I just came across a cool trick you can try which allows you to crack passwords on a remote system that is running the VMware Authentication Daemon. This service installs and runs by default on Windows host machines that have VMware Virtual Workstation installed, and listens on TCP port 912. It shows up on nmap as apex-mesh, but doesn’t follow the APEX protocol at all. Instead, it looks a little bit like a hybrid between an FTP and SMTP server:
220 VMware Authentication Daemon Version 1.0, ServerDaemonProtocol:SOAP, MKSDisplayProtocol:VNC , ? 530 Please login with USER and PASS. USER test 331 Password required for test. PASS test 530 Login incorrect. USER Graham 331 Password required for Graham. PASS <snip> 230 User Graham logged in. ? 500 Unknown command '?' HELP 500 Unknown command 'HELP' INFO 500 Unknown command 'INFO' STAT 500 Unknown command 'STAT' CD C:\ 500 Unknown command 'CD C:\' HELO 500 Unknown command 'HELO' HELLO 500 Unknown command 'HELLO' EXIT 500 Unknown command 'EXIT' QUIT 221 Goodbye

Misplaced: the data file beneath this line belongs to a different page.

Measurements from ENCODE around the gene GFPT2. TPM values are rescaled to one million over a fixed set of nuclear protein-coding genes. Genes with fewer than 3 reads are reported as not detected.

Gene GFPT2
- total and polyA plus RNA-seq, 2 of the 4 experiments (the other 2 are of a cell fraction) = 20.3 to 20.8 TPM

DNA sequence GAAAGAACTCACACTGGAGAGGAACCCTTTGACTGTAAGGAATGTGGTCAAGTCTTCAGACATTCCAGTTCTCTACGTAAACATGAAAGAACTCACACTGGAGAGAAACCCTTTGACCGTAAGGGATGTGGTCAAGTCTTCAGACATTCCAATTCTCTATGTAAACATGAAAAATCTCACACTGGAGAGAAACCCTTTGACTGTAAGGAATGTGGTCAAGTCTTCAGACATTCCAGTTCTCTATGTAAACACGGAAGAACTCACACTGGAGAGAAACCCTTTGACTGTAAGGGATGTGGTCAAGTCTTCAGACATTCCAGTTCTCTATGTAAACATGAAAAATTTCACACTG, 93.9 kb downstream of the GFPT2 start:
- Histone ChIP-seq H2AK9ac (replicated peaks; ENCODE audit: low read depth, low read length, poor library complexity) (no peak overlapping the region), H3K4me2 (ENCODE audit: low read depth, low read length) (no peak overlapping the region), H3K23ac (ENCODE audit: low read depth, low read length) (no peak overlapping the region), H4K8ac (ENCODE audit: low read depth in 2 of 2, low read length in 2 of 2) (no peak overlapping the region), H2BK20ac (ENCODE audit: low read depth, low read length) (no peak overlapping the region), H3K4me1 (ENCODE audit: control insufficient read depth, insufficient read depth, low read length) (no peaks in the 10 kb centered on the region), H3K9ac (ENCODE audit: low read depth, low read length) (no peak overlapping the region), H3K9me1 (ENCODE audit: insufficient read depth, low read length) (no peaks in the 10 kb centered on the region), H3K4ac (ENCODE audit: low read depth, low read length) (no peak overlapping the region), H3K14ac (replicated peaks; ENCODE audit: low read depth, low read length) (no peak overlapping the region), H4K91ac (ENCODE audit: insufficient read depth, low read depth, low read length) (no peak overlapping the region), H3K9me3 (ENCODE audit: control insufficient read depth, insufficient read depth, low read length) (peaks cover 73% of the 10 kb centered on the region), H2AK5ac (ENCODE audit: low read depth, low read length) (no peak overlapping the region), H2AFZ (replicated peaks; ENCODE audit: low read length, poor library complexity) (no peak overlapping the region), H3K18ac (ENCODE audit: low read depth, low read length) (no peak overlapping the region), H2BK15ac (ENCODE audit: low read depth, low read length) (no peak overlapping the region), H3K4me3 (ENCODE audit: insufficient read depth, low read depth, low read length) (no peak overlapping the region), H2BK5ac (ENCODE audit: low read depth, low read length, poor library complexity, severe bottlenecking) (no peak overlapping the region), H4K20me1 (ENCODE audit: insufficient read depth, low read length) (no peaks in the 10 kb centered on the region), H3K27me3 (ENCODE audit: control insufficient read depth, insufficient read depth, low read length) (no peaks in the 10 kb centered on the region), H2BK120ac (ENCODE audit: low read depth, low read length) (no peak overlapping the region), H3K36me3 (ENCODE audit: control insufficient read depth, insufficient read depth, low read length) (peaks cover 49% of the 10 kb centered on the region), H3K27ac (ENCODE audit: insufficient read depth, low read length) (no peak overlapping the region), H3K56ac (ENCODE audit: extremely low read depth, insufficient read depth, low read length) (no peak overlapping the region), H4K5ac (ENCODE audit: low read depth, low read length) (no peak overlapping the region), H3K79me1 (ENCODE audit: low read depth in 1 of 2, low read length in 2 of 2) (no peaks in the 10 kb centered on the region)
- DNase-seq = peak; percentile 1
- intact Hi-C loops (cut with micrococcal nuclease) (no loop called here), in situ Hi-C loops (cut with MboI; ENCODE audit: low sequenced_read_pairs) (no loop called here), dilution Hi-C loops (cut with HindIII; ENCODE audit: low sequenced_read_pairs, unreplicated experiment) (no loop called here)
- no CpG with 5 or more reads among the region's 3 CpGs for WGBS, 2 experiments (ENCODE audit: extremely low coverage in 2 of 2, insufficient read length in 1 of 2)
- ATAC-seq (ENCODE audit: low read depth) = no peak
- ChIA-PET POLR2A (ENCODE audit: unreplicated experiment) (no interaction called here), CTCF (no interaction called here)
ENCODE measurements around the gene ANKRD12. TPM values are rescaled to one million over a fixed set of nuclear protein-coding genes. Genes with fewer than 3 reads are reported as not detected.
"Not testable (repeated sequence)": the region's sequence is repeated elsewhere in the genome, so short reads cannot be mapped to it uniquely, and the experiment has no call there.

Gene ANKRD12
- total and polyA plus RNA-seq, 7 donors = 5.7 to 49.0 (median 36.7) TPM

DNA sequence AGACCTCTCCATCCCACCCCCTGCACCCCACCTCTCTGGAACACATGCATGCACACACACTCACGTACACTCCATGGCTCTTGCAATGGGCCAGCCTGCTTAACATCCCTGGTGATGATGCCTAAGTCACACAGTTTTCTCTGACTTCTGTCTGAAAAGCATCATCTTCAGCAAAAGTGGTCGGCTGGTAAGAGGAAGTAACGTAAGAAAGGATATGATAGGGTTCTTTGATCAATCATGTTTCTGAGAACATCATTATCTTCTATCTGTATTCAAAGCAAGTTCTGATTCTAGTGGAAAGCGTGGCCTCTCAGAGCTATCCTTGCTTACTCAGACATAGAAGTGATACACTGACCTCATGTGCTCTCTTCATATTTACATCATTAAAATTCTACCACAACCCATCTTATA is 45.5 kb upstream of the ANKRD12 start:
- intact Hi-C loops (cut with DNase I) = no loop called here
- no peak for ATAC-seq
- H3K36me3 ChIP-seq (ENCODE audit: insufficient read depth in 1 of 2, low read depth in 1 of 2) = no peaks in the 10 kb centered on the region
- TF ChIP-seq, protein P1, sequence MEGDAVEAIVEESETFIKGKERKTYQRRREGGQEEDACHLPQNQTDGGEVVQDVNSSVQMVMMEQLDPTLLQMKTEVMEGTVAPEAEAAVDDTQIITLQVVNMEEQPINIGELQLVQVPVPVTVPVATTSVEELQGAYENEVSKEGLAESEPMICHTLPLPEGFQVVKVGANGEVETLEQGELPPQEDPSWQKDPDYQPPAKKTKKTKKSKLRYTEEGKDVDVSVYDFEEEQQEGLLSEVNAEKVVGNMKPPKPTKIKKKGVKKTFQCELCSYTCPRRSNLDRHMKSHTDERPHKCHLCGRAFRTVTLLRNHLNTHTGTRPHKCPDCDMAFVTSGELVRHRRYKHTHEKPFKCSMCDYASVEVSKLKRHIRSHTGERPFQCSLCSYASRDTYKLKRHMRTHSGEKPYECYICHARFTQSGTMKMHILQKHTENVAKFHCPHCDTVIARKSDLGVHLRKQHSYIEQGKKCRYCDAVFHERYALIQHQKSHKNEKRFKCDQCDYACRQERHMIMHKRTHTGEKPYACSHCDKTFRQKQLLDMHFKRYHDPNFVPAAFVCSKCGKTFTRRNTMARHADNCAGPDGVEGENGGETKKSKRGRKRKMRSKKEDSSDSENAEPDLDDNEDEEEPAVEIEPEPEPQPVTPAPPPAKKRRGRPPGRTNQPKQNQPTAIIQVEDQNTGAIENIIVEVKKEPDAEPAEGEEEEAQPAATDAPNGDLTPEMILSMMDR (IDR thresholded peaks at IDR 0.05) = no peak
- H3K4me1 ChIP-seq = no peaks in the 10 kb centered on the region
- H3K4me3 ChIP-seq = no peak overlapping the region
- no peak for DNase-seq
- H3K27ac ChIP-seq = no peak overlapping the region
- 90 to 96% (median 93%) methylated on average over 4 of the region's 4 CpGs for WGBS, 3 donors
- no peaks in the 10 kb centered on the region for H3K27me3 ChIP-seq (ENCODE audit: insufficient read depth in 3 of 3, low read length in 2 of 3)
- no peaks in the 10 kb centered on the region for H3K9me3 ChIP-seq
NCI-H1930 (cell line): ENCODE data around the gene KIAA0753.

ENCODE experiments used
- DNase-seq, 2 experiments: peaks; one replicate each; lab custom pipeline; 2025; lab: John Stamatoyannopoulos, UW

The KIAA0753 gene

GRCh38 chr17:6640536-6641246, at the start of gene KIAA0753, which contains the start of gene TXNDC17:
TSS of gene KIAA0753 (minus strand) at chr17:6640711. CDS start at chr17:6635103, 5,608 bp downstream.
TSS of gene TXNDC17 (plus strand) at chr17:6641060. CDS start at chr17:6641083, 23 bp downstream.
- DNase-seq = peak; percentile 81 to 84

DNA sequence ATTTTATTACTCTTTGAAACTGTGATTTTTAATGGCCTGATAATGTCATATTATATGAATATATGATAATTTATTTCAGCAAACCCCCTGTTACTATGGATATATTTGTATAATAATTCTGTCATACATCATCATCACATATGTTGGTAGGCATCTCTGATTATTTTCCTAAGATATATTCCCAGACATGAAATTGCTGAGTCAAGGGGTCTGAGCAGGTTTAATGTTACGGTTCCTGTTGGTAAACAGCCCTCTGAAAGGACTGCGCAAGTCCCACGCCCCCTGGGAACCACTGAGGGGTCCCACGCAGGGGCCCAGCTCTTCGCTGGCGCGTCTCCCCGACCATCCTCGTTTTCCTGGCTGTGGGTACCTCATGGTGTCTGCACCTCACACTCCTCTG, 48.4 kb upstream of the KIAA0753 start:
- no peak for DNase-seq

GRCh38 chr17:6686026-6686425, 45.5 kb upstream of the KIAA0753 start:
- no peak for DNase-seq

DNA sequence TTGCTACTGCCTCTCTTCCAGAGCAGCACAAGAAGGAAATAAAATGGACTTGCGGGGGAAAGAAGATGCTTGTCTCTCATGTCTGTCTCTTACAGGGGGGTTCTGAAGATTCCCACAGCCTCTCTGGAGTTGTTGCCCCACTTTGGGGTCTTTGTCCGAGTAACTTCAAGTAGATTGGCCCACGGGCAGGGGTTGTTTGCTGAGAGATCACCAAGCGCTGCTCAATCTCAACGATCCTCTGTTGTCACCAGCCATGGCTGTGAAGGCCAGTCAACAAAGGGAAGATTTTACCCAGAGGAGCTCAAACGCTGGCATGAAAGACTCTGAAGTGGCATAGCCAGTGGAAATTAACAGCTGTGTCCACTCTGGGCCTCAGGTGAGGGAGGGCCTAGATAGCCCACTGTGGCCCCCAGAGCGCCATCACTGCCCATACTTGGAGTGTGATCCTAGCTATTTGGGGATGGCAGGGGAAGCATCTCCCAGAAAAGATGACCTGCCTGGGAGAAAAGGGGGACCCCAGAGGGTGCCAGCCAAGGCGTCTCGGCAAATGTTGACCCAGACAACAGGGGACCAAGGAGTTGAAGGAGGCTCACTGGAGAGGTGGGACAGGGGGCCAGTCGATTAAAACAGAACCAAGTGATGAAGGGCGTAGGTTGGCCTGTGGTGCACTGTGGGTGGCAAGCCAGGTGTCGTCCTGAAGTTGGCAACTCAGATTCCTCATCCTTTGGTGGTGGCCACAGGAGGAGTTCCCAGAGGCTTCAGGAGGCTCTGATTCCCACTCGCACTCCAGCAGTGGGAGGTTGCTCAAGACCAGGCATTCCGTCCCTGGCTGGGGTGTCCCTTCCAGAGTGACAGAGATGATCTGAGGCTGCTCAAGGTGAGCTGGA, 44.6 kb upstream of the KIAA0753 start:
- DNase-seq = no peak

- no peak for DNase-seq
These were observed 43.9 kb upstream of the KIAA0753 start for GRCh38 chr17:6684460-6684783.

As you can see, I couldn’t find any working commands. The interesting part is that it accepted my real NT username and password for the machine that the service was running on. Even more interesting, it doesn’t seem to have any rate-limiting or obvious “failed attempt” logs, so it’s much more stealthy than attacking RDP or SMB directly. In fact, this may translate over to Linux user accounts, too.
It turns out that someone already created a metasploit module for exactly this purpose, so go nuts!